Tudyk attended the prestigious Juilliard School in New York and has starred on Broadway opposite Kristin Chenoweth in “Epic Proportions,” played ‘Lancelot’ with the original cast in Monty Python’s “Spamalot,” as well as the lead role of ‘Peter’ in “Prelude to a Kiss” opposite John Mahoney.

Tudyk grew up in Plano, Texas and currently resides in Los Angeles with his wife.

He is represented by The Coronel Group and Gersh.

Sara Tomko

Asta Twelvetrees, “Resident Alien”

Sara Tomko stars in SYFY’s “Resident Alien” as Asta Twelvetrees. Strong and sarcastic, she works with Harry at the town’s health clinic.

Tomko is known for her recurring roles on “Sneaky Pete” and “Once Upon a Time,” as well as her appearances on “The Leftovers” and “The Son.”

She started her career in experimental theatre and musicals in Virginia, later moving to Los Angeles in 2007 to pursue film. Her first independent film roles aired on SYFY, and she is thrilled that her TV career has brought her full circle. She is an actor, singer, producer, poet an artist.

Tomko is represented by Bohemia Group and KMR Talent.

Corey Reynolds

Sheriff Mike Thompson, “Resident Alien”

Corey Reynolds stars in SYFY’s “Resident Alien” as Mike Thompson, the local sheriff who runs the town with a chip on his shoulder, a cowboy hat on his head and an iron fist.

Reynolds is best known for his role on “The Closer,” which he starred on for six seasons. He will next be seen in the “Redline” and “Criminal Minds.” He recurred on “NCIS: Los Angeles,” “Masters of Sex” and “Murder in the First.” He has guest starred on “Seal Team,” “Chicago PD” and “Criminal Minds.”

On the film side, he was last seen on screen in “Straight Outta Compton.” He can also be seen in the “Selma,” opposite David Oyelowo and Common.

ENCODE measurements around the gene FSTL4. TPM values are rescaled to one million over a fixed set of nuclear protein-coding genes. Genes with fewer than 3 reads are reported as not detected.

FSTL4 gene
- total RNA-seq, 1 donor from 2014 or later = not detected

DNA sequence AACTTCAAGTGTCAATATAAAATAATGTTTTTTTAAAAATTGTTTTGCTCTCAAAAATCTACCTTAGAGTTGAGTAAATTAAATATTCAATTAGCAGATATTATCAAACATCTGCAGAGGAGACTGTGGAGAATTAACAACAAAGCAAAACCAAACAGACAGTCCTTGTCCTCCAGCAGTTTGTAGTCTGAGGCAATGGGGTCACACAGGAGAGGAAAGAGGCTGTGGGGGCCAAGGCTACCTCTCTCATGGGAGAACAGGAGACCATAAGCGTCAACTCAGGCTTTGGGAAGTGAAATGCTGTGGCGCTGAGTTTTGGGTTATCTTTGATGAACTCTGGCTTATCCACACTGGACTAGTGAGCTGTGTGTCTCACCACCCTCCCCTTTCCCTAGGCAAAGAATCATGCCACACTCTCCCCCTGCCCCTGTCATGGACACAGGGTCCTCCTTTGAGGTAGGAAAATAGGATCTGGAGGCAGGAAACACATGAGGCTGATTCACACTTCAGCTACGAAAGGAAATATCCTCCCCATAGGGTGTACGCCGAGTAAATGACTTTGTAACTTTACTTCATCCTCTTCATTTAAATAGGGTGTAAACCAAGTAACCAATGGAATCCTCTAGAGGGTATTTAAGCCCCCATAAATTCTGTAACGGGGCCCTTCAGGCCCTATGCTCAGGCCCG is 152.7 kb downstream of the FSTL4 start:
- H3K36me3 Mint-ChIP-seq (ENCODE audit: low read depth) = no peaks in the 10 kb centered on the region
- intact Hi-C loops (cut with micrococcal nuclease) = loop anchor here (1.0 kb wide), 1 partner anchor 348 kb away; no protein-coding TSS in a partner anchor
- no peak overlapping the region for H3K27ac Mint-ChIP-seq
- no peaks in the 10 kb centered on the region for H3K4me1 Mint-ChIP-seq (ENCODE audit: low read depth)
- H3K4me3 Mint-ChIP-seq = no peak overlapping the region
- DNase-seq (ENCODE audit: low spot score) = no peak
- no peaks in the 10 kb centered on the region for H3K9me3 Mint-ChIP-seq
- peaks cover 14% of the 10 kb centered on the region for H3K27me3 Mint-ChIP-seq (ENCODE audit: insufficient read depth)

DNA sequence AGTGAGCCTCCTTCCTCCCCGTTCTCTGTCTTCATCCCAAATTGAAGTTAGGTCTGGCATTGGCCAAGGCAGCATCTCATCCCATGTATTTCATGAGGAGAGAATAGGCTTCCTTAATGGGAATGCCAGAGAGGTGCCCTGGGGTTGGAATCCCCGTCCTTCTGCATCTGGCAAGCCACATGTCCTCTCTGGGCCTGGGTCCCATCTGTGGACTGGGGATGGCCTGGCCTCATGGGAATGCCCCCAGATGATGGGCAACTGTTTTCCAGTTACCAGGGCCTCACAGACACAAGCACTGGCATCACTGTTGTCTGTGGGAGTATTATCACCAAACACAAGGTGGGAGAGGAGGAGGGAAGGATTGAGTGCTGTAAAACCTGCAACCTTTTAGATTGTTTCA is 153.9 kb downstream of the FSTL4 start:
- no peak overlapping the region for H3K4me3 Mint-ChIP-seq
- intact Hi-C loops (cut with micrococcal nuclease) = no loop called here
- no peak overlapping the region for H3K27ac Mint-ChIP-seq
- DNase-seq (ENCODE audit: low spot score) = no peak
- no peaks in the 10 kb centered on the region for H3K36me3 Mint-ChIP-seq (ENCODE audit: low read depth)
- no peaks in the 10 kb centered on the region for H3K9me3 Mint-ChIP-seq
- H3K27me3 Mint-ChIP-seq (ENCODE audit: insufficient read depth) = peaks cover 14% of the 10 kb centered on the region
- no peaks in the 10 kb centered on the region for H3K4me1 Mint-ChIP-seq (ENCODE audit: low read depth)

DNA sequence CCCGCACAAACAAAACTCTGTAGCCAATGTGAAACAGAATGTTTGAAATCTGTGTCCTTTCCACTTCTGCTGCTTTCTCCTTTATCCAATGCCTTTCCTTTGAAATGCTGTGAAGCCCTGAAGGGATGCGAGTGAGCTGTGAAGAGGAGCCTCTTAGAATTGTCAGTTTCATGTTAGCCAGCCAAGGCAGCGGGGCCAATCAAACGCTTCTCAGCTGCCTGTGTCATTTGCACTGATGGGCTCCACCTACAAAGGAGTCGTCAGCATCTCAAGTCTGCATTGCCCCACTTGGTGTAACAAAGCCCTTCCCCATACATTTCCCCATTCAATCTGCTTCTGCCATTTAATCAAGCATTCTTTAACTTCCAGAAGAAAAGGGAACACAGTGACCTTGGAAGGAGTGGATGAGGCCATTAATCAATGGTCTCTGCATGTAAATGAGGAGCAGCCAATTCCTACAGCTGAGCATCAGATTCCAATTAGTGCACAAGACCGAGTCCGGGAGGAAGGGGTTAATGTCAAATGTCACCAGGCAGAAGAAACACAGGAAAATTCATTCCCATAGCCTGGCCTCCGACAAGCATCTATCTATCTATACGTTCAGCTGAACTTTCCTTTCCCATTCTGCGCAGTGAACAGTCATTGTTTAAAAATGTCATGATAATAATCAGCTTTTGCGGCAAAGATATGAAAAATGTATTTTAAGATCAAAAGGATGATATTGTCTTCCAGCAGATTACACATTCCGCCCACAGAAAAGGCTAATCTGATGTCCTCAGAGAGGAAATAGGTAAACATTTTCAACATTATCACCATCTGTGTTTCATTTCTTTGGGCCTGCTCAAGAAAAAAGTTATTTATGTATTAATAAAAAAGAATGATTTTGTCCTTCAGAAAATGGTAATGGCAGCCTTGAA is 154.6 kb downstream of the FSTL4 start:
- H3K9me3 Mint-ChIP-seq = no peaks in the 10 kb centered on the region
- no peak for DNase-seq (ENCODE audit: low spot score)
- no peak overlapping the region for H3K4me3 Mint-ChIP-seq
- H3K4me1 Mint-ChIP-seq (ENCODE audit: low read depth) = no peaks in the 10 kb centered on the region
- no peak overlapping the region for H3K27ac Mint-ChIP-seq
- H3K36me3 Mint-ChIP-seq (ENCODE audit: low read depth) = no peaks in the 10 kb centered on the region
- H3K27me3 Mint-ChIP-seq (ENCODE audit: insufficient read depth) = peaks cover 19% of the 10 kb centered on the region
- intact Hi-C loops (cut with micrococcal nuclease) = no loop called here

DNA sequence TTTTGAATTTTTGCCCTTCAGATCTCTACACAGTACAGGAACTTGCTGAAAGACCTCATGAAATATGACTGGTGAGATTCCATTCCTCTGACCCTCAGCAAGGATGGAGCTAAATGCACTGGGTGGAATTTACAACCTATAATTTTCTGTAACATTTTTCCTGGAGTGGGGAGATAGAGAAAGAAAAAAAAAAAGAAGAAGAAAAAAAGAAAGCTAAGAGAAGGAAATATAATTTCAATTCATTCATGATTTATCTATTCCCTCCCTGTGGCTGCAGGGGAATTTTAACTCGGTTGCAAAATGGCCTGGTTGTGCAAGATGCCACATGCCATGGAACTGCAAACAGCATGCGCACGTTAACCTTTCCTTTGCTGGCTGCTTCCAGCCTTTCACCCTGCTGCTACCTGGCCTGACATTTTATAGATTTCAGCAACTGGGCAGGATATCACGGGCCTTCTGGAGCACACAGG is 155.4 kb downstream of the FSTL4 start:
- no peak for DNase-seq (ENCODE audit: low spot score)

Previously, he was nominated for a Tony Award for his performance as ‘Seaweed’ in Broadway’s production of “Hairspray.”

Alice Wetterlund

D’Arcy Bloom, “Resident Alien”

Alice Wetterlund stars in SYFY’s “Resident Alien” as “D’Arcy Bloom,” the charismatic bartender at the local pub who, as a former Olympic snowboarder, is also a part of the avalanche control team.

Wetterlund has performed her non-yelling brand of comedy nationally at colleges, clubs, and festivals such as Just for Laughs, Bridgetown, Moon Tower, Women in Comedy, SF Sketchfest, RIOT LA, Bonnaroo and more.

She is known for her character “Carla” on HBO’s “Silicon Valley” and played “Kelly Grady” on TBS’ “People of Earth.” She can also be seen in the movie “Mike and Dave Need Wedding Dates” as “Cousin Terry.” She has performed her stand up on “Conan” and currently co-hosts the popular podcast “Treks and the City” with Veronica Osorio. She recently wrapped “Search & Destroy” for Hulu, produced by Carrie Brownstein. Wetterlund can currently be seen on the latest season of Netflix’s “Glow.” Her hourlong stand-up special premiered on Amazon in August.

Chris Sheridan

Executive Producer, “Resident Alien”

Chris Sheridan serves as executive producer of SYFY’s “Resident Alien.”

Five-time Emmy nominee and BAFTA nominee, Sheridan has been a television writer and producer for 26 years. He has produced more than 400 episodes of television, including 17 seasons on the Fox Network animated hit, “Family Guy” where he acted as co-showrunner from 2004 to 2009. He remains a consulting producer on “Family Guy,” and has a feature film in development with Josephson Entertainment.

Proofread and Edited by Brenda